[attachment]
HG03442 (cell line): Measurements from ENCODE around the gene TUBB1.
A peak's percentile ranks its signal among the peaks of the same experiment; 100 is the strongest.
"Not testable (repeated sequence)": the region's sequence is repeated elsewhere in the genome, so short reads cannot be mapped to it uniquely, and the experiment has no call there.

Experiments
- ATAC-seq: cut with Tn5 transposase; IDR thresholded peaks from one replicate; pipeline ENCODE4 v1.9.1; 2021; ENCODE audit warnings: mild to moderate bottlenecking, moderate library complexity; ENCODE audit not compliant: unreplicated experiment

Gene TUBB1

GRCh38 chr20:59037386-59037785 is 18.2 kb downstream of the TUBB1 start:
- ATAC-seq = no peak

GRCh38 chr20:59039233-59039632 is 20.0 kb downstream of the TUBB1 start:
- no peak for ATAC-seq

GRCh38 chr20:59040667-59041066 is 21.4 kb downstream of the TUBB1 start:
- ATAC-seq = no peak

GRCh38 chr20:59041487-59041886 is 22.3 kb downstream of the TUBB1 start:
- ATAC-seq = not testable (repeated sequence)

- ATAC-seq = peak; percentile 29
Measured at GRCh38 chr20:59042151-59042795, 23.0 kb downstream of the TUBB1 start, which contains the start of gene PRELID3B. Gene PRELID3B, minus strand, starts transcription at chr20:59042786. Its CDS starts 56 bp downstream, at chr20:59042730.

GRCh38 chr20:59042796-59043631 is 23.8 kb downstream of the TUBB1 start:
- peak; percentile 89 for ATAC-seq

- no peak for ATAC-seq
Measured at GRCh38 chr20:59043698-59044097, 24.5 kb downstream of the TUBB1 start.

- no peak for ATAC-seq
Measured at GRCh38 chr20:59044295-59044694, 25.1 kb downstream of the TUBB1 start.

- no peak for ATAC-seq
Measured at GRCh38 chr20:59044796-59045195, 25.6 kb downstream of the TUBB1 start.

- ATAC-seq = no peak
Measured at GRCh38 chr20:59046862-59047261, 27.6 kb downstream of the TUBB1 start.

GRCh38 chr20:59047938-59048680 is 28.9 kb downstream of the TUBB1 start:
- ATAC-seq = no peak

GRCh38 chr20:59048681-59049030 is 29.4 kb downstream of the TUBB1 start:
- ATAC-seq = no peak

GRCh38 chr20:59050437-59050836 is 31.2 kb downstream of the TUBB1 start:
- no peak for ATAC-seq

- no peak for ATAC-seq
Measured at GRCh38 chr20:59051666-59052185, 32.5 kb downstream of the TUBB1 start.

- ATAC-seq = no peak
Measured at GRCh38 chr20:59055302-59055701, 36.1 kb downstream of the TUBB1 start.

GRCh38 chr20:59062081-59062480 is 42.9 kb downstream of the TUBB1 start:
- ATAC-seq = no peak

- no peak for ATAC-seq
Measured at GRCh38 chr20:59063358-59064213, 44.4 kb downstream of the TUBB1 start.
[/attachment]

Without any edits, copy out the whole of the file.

HG03442 (cell line): Measurements from ENCODE around the gene TUBB1.
A peak's percentile ranks its signal among the peaks of the same experiment; 100 is the strongest.
"Not testable (repeated sequence)": the region's sequence is repeated elsewhere in the genome, so short reads cannot be mapped to it uniquely, and the experiment has no call there.

Experiments
- ATAC-seq: cut with Tn5 transposase; IDR thresholded peaks from one replicate; pipeline ENCODE4 v1.9.1; 2021; ENCODE audit warnings: mild to moderate bottlenecking, moderate library complexity; ENCODE audit not compliant: unreplicated experiment

Gene TUBB1

GRCh38 chr20:59037386-59037785 is 18.2 kb downstream of the TUBB1 start:
- ATAC-seq = no peak

GRCh38 chr20:59039233-59039632 is 20.0 kb downstream of the TUBB1 start:
- no peak for ATAC-seq

GRCh38 chr20:59040667-59041066 is 21.4 kb downstream of the TUBB1 start:
- ATAC-seq = no peak

GRCh38 chr20:59041487-59041886 is 22.3 kb downstream of the TUBB1 start:
- ATAC-seq = not testable (repeated sequence)

- ATAC-seq = peak; percentile 29
Measured at GRCh38 chr20:59042151-59042795, 23.0 kb downstream of the TUBB1 start, which contains the start of gene PRELID3B. Gene PRELID3B, minus strand, starts transcription at chr20:59042786. Its CDS starts 56 bp downstream, at chr20:59042730.

GRCh38 chr20:59042796-59043631 is 23.8 kb downstream of the TUBB1 start:
- peak; percentile 89 for ATAC-seq

- no peak for ATAC-seq
Measured at GRCh38 chr20:59043698-59044097, 24.5 kb downstream of the TUBB1 start.

- no peak for ATAC-seq
Measured at GRCh38 chr20:59044295-59044694, 25.1 kb downstream of the TUBB1 start.

- no peak for ATAC-seq
Measured at GRCh38 chr20:59044796-59045195, 25.6 kb downstream of the TUBB1 start.

- ATAC-seq = no peak
Measured at GRCh38 chr20:59046862-59047261, 27.6 kb downstream of the TUBB1 start.

GRCh38 chr20:59047938-59048680 is 28.9 kb downstream of the TUBB1 start:
- ATAC-seq = no peak

GRCh38 chr20:59048681-59049030 is 29.4 kb downstream of the TUBB1 start:
- ATAC-seq = no peak

GRCh38 chr20:59050437-59050836 is 31.2 kb downstream of the TUBB1 start:
- no peak for ATAC-seq

- no peak for ATAC-seq
Measured at GRCh38 chr20:59051666-59052185, 32.5 kb downstream of the TUBB1 start.

- ATAC-seq = no peak
Measured at GRCh38 chr20:59055302-59055701, 36.1 kb downstream of the TUBB1 start.

GRCh38 chr20:59062081-59062480 is 42.9 kb downstream of the TUBB1 start:
- ATAC-seq = no peak

- no peak for ATAC-seq
Measured at GRCh38 chr20:59063358-59064213, 44.4 kb downstream of the TUBB1 start.